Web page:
We have 6 or 7 hens that have gone broody.  What a pain.  When a hen is broody it means she wants to be a mommy.  She stops laying eggs and will sit in a nesting box trying to hatch any number of eggs….. even NONE.  She will sit there as though she has settled in to the 3 week incubation period.  They get kind of zombie like and mean.  They will peck at you if you try to get them out of the box.   This is a problem, 1. because when they are like this they stop laying eggs, and 2.  The other hens that want to lay eggs can’t get into the nesting boxes.  This creates some turmoil in the coop.  They bitch up quite a storm.  The broodies hiss and squawk and the hens squawk back.  This can go on for hours.  Even the roosters get in on the act.  Every so often you can go into the coop and there will be 3 hens in one box (12 x 18 inches).  The broody will be on the bottom and two others that can’t hold it anymore are on top of her trying to lay eggs.  It sounds hilarious and it is….. when you are in the right mood.

So today Zina decided that one way to break a broody is to deny her the ability to get to a nesting box and get the hens out into the bright sunshine for awhile.  This involves a supervised outing into the grass.  If we didn’t have aerial predators we could just let em out.  The four footed predators are easily kept at bay because the whole area is fenced.  Unfortunately, hawks, falcons and owls also think chicken is tasty so we need to be out there in case of an aerial assault.

Hopefully this will help break some of the broodies.  Sure it is nature’s way, but what are we going to do with dozens of chicks that would arrive if we let them hatch their clutches?  The freezer only has so much room in it and feed at that level would be expensive enough that we’d have to sell the eggs just to keep up.  That is definitely for another day.

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Sumo Birds

The roasters are growing into little Godzillas.  They sure don’t like to get far from the food and water.  The little bit they do go out into the run is early in the morning when it is cool.  The rest of the day they make circles around either the food bins or the waterers.  I give them access to about 11 gallons of water and pretty much unlimited food.  This week, (5 weeks old) they went through all of the water and about 40 lbs of food in less 3 days.  Good thing we don’t have to keep them longer than about 8 weeks.  They’d eat us out of house and home.  If I had to guess, they are all around 3 pounds.  The expectation is that they will be anywhere from 4 to 8 pounds.  We have lost 3 to heart attacks so my purchase of buying 30 to end up with 25 seems to have been sound.  I expect that we will use the 4th of July weekend for processing.  Its a long weekend and it will put them right at 8 weeks old.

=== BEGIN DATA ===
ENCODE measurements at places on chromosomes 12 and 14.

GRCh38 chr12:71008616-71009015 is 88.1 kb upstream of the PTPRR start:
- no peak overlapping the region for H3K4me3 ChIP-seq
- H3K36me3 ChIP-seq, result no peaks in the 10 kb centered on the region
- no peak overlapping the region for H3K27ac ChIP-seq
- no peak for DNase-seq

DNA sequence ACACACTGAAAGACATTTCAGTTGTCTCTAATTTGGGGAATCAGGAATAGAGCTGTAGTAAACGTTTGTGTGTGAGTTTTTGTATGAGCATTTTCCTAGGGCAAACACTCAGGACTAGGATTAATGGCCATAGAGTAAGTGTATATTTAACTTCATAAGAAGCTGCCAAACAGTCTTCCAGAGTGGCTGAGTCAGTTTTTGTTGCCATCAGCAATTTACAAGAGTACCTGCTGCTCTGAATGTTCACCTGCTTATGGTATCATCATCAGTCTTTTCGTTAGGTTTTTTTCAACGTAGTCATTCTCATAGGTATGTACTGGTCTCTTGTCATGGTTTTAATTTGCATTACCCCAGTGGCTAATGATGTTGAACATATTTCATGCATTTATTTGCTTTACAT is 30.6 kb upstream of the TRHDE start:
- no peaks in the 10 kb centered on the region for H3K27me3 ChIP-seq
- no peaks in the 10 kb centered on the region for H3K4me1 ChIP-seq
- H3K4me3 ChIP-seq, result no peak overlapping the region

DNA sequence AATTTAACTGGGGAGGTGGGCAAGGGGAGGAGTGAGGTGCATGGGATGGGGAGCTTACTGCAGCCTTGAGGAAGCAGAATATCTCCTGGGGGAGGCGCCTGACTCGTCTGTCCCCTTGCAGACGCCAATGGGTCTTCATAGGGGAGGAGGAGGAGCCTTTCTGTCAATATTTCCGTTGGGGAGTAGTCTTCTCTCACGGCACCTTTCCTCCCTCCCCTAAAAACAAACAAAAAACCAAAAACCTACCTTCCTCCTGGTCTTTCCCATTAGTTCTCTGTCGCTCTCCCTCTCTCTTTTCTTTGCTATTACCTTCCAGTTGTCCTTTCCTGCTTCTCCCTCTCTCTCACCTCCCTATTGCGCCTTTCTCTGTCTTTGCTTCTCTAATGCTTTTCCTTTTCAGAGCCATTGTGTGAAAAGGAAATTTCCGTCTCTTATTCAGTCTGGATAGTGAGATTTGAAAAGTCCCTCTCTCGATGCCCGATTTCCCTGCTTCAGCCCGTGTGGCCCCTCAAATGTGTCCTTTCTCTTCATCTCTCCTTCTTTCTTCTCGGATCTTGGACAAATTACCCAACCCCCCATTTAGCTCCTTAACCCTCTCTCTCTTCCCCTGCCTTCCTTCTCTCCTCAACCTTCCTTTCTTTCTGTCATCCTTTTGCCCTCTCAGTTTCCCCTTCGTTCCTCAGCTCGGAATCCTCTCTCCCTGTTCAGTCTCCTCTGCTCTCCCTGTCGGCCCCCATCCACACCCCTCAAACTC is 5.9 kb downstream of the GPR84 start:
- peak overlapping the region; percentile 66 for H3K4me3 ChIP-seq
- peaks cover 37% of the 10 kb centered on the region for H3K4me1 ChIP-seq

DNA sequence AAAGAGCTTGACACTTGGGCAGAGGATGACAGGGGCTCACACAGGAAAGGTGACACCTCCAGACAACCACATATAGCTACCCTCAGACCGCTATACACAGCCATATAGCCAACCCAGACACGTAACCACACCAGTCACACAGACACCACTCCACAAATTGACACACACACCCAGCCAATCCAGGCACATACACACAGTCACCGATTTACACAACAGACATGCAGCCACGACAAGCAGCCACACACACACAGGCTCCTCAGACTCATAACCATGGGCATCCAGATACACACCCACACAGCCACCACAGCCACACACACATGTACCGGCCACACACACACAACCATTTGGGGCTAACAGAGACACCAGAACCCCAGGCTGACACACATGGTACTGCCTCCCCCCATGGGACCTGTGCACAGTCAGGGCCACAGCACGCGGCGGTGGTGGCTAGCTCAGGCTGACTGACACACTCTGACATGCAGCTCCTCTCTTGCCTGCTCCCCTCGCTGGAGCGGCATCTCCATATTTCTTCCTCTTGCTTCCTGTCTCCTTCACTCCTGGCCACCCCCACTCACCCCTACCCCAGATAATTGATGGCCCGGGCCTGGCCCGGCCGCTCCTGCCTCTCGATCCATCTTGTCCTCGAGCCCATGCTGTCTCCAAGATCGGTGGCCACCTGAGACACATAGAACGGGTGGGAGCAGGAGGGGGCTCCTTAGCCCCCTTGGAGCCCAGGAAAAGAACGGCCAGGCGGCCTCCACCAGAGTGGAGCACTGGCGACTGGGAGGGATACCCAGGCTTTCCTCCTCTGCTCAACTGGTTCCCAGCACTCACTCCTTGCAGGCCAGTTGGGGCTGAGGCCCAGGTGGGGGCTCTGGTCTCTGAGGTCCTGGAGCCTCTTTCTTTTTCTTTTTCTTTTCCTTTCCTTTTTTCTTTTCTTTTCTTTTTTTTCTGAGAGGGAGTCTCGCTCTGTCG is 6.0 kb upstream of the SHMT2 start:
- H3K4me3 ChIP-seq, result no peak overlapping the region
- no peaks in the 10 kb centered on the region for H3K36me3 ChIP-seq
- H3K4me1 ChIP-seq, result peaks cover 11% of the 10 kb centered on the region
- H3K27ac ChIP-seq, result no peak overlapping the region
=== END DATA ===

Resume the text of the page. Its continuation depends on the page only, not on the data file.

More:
I bought the posts to build the pig pen today.  Aaron was tasked with helping to find an optimal location and figure out how to lay out a rectangle on the ground with even sides and square corners.  We will commence the post hole digging once again soon.  This weekend though is hoeing and adding some extra drip lines to some of the garden beds.  I will try to remember to take pictures of the farm beds as well and get those posted.  The root stuff seems to be doing well.  The potato greenage looks very healthy.  Summer growing and chicken plucking is underway.